Thursday, December 8, 2011

U2.COM : 'Distortion'

'The idea  that I could sit there with the greatest singer in the world and stick distortion on his voice made me laugh.'

Second part of our interview with Flood recalling the 1991 recording of Achtung Baby. Here Flood  tells Brian Draper about the tensions in Berlin, how he helped Bono find his voice for The Fly and why it felt like 'standing on top of Everest' when they finally finished the album.

Read Part One of this interview. How much pressure did you feel, working on those sessions?

It was really tense, but in a way I had the easiest role of the lot. Technically I was just the engineer. There were a lot of tensions  within the band - but I only found out about that later, because none of it was being brought in to the studio. That’s what sets U2 apart. And even though it was all very difficult, it was only because nothing was seen to be working. That doesn’t mean to say people weren’t trying; it was like you were beating your head against a brick wall, and your face was getting more and more bloody. Ouch.
After Berlin, I remember Eno coming to the Dublin sessions in February or March, listening to what we had, and saying, 'It all sounds really grey.' That was the only time I took something personally and started to feel real pressure. Ouch again. But you broke through?
Things started to fall into place through the Spring. I remember Chris Blackwell coming over and listening, and saying, 'Guys, you just don’t know how good this record is.' That made everybody say, 'Come on! We can do it.' Bono recalled (in 'U2 on U2') that in Dublin, 'Flood had a different look in his eye. And then we recorded the Fly...' How so?
He was getting really frustrated with not being able to find his voice for the Fly. He’d ask to try the song in different keys, and I had to have it all set up so he could (which was hard, in those days); but it still wasn’t happening.
I said, 'Look Bono. I’ve been trying a couple of effects, and this might help you.'  So I put distortion on his voice.  Now, I’d been using this with people like Nine Inch Nails for years, but the idea - at that time, in 1991 - that I could sit there with the greatest singer in the world and stick distortion on his voice made me laugh.
But he heard it, went 'Wow!' and was transformed. He was off. It gave him a chance for a new personality, a new voice which would help him express what he wanted to say. That was so important.
Similarly, there was an early version of Zoo Station which wasn’t working. Bono suggested I tried an ‘industrial’ mix, to see how it sounded. So I did, and they loved the intro; Bono listened to it in his car and thought his speakers had broken.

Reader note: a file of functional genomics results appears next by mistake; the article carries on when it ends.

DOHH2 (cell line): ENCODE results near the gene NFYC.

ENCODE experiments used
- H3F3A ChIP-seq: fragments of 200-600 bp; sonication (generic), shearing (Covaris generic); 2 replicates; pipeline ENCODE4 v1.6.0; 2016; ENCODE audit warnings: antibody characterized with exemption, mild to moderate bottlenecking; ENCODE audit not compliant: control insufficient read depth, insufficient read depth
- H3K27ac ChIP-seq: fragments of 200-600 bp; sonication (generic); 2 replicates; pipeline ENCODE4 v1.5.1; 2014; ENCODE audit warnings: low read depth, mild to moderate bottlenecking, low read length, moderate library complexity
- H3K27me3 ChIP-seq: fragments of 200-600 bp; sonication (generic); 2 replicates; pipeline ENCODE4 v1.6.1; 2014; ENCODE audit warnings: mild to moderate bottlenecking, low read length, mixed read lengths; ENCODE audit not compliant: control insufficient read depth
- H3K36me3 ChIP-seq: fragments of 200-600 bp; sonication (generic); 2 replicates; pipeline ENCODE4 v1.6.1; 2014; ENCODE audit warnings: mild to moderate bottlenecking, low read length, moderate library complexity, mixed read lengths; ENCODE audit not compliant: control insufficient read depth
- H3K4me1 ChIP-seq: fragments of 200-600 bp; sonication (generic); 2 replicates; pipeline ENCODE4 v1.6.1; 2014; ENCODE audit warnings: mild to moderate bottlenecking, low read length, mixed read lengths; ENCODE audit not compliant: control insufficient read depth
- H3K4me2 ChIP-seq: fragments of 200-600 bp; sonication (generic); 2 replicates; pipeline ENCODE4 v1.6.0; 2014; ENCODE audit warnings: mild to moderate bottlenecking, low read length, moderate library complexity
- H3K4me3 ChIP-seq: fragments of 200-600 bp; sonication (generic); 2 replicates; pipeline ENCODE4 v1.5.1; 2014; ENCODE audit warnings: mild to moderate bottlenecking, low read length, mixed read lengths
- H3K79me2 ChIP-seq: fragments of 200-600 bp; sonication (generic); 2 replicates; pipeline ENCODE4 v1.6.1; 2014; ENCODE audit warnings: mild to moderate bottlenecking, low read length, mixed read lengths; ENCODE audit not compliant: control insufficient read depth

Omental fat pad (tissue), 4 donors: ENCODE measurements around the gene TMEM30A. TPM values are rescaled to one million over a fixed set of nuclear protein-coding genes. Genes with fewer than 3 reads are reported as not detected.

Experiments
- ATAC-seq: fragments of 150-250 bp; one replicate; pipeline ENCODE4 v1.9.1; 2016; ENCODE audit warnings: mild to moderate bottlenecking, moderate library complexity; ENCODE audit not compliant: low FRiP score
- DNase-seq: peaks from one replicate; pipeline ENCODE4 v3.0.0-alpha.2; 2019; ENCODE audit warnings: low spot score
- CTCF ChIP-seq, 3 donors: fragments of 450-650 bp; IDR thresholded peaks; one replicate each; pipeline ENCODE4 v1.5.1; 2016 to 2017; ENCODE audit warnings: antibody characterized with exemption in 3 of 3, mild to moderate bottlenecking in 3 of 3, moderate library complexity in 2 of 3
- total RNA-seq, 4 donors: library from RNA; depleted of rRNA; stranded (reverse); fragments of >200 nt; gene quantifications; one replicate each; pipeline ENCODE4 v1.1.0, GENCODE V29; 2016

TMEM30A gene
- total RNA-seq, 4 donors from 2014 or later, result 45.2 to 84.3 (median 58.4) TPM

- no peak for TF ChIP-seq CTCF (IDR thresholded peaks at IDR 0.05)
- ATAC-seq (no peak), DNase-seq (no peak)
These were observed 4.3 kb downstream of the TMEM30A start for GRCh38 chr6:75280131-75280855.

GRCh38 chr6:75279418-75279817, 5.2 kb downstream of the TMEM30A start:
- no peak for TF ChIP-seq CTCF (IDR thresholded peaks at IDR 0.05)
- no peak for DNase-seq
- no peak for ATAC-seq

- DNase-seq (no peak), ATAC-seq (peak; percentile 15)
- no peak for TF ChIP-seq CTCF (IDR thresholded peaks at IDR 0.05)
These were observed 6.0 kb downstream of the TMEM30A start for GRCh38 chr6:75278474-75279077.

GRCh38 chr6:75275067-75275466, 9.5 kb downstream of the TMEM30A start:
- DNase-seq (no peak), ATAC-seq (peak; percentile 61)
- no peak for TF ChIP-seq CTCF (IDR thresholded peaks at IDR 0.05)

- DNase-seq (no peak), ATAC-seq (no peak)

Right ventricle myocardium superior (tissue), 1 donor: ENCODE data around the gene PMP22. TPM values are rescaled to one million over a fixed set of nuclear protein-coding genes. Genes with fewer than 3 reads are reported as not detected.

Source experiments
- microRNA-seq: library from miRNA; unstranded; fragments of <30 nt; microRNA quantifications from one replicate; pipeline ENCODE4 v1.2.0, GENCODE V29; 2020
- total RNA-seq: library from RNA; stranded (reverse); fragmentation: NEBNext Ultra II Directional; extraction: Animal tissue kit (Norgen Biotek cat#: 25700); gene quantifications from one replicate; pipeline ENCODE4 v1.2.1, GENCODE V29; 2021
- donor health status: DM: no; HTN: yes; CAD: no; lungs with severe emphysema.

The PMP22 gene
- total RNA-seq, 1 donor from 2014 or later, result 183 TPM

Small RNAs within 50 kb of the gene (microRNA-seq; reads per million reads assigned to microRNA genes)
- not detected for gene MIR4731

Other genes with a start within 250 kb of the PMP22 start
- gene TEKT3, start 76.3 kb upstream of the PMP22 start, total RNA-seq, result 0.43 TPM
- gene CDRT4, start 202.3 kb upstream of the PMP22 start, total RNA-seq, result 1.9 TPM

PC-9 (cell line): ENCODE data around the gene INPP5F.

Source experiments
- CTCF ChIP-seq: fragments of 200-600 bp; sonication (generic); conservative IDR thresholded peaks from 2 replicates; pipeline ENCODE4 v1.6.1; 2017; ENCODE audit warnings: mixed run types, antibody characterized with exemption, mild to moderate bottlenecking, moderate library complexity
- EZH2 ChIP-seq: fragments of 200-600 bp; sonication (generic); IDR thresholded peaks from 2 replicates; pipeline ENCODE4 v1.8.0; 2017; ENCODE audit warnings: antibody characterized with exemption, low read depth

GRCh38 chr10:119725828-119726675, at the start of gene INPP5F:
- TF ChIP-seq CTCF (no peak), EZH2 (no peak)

Fast forward six months: we’re mixing, and the track comes up. And Bono wants the rough mix I’d done of the intro put into the mix as we had it then.
This was the mindset: anything could be tried. Edge described the sound of Achtung Baby as 'desperation and resignation with all sorts of worrying tones in between'. Is that what you hear?
I hear the sound of necessity, the sound of something that needs to change. The old fashioned idea of a ‘record’ is that it records the emotions of the time, the place and the people. And that’s what Achtung Baby is. What’s your distinctive contribution to that ‘record’?
Just being there and being part of it, I think. Everyone was playing to their own strengths, and we all wanted that for each other. It was one of the most creatively open sessions I have ever worked on.
But everyone was so emotionally raw, too - when I say it’s a record of that time, that’s the thing you don’t forget. Were you aware that it could become a classic?
I’ve been involved in four or five records like this, where you realise you are in a new place; everybody knows there is something a bit out of the ordinary happening, a step up. But the stars have to align, too.
I remember the last day mixing Achtung Baby. There were God-knows-how many people working, hidden away, mixing... The band were upstairs with Danny and Brian, all getting drunk, deciding the running order - and at the last minute swapping it all around so that Side 2 became Side 1.
And then Edge was jumping into a taxi with the tapes... Time to wipe the bloody faces?
There was such a sense of achievement, of arriving at that point. It was like standing on the top of Everest. You’d made it, crawling up the hill with only one hand and one ice-pick and no oxygen, but with all your friends there to help you to the top.

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